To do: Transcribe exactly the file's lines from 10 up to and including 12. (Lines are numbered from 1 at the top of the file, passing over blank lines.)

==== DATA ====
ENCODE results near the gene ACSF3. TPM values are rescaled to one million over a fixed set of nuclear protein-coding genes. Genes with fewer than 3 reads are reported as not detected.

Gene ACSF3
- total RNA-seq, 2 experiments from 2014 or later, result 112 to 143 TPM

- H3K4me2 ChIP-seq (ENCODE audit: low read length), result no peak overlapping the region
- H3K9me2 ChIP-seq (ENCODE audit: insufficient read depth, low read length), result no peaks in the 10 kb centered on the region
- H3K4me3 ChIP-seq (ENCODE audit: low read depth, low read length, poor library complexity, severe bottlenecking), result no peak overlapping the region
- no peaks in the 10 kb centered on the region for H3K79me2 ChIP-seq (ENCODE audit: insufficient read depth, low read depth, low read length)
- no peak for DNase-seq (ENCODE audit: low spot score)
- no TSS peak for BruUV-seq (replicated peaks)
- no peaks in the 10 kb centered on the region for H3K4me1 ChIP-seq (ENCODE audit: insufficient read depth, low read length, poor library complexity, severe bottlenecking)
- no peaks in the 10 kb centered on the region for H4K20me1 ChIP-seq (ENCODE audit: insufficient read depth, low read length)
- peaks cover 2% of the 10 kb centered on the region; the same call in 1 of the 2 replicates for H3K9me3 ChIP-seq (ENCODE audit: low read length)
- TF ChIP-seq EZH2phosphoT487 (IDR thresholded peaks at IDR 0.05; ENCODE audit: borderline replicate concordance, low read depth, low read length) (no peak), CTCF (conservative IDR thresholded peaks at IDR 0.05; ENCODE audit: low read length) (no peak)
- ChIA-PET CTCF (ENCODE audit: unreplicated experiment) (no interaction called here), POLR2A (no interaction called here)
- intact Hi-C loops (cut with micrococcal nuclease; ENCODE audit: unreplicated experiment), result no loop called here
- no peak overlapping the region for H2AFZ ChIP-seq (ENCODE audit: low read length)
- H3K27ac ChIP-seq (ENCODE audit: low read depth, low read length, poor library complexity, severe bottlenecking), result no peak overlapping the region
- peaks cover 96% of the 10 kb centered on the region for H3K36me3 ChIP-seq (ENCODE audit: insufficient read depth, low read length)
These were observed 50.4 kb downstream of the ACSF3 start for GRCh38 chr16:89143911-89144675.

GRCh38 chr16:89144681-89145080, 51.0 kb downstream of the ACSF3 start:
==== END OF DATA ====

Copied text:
- no peaks in the 10 kb centered on the region for H3K4me1 ChIP-seq (ENCODE audit: insufficient read depth, low read length, poor library complexity, severe bottlenecking)
- no peaks in the 10 kb centered on the region for H4K20me1 ChIP-seq (ENCODE audit: insufficient read depth, low read length)
- peaks cover 2% of the 10 kb centered on the region; the same call in 1 of the 2 replicates for H3K9me3 ChIP-seq (ENCODE audit: low read length)